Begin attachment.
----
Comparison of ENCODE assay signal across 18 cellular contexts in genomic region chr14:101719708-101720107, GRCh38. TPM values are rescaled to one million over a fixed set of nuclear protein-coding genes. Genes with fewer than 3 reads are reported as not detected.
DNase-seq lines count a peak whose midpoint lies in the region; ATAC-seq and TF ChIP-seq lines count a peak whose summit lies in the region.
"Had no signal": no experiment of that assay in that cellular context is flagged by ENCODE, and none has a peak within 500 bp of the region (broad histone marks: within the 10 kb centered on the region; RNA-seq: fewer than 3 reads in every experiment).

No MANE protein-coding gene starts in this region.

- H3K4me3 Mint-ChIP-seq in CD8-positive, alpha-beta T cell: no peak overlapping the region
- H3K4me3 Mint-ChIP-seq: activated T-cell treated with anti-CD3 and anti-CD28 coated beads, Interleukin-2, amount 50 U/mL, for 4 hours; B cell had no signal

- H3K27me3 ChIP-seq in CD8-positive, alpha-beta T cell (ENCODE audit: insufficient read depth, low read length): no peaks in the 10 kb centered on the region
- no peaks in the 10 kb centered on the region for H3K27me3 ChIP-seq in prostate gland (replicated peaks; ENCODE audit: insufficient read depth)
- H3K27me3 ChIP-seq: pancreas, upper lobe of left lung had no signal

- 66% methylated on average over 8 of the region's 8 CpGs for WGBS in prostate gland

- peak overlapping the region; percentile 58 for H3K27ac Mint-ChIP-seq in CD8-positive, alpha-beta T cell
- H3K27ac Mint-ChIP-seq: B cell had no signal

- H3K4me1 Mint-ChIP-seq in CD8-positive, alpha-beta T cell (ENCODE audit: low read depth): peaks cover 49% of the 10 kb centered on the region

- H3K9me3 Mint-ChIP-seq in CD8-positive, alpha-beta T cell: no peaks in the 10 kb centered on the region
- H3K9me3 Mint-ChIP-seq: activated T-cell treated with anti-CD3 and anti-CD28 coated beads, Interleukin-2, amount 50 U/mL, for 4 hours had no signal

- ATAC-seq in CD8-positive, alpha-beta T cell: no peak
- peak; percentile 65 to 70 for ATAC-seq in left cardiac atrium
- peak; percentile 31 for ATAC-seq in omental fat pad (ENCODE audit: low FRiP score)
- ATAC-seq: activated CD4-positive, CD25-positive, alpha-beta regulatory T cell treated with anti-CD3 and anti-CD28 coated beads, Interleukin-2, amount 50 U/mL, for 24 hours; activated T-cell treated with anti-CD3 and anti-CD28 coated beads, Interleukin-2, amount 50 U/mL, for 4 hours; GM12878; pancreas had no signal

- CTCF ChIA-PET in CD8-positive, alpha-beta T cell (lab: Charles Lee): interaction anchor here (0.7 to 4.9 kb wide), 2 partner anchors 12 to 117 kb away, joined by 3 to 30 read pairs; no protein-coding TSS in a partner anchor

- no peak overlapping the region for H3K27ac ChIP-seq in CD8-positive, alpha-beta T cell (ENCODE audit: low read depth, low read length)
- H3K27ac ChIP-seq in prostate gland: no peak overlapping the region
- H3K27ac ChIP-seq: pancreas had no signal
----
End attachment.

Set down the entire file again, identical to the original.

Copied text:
Comparison of ENCODE assay signal across 18 cellular contexts in genomic region chr14:101719708-101720107, GRCh38. TPM values are rescaled to one million over a fixed set of nuclear protein-coding genes. Genes with fewer than 3 reads are reported as not detected.
DNase-seq lines count a peak whose midpoint lies in the region; ATAC-seq and TF ChIP-seq lines count a peak whose summit lies in the region.
"Had no signal": no experiment of that assay in that cellular context is flagged by ENCODE, and none has a peak within 500 bp of the region (broad histone marks: within the 10 kb centered on the region; RNA-seq: fewer than 3 reads in every experiment).

No MANE protein-coding gene starts in this region.

- H3K4me3 Mint-ChIP-seq in CD8-positive, alpha-beta T cell: no peak overlapping the region
- H3K4me3 Mint-ChIP-seq: activated T-cell treated with anti-CD3 and anti-CD28 coated beads, Interleukin-2, amount 50 U/mL, for 4 hours; B cell had no signal

- H3K27me3 ChIP-seq in CD8-positive, alpha-beta T cell (ENCODE audit: insufficient read depth, low read length): no peaks in the 10 kb centered on the region
- no peaks in the 10 kb centered on the region for H3K27me3 ChIP-seq in prostate gland (replicated peaks; ENCODE audit: insufficient read depth)
- H3K27me3 ChIP-seq: pancreas, upper lobe of left lung had no signal

- 66% methylated on average over 8 of the region's 8 CpGs for WGBS in prostate gland

- peak overlapping the region; percentile 58 for H3K27ac Mint-ChIP-seq in CD8-positive, alpha-beta T cell
- H3K27ac Mint-ChIP-seq: B cell had no signal

- H3K4me1 Mint-ChIP-seq in CD8-positive, alpha-beta T cell (ENCODE audit: low read depth): peaks cover 49% of the 10 kb centered on the region

- H3K9me3 Mint-ChIP-seq in CD8-positive, alpha-beta T cell: no peaks in the 10 kb centered on the region
- H3K9me3 Mint-ChIP-seq: activated T-cell treated with anti-CD3 and anti-CD28 coated beads, Interleukin-2, amount 50 U/mL, for 4 hours had no signal

- ATAC-seq in CD8-positive, alpha-beta T cell: no peak
- peak; percentile 65 to 70 for ATAC-seq in left cardiac atrium
- peak; percentile 31 for ATAC-seq in omental fat pad (ENCODE audit: low FRiP score)
- ATAC-seq: activated CD4-positive, CD25-positive, alpha-beta regulatory T cell treated with anti-CD3 and anti-CD28 coated beads, Interleukin-2, amount 50 U/mL, for 24 hours; activated T-cell treated with anti-CD3 and anti-CD28 coated beads, Interleukin-2, amount 50 U/mL, for 4 hours; GM12878; pancreas had no signal

- CTCF ChIA-PET in CD8-positive, alpha-beta T cell (lab: Charles Lee): interaction anchor here (0.7 to 4.9 kb wide), 2 partner anchors 12 to 117 kb away, joined by 3 to 30 read pairs; no protein-coding TSS in a partner anchor

- no peak overlapping the region for H3K27ac ChIP-seq in CD8-positive, alpha-beta T cell (ENCODE audit: low read depth, low read length)
- H3K27ac ChIP-seq in prostate gland: no peak overlapping the region
- H3K27ac ChIP-seq: pancreas had no signal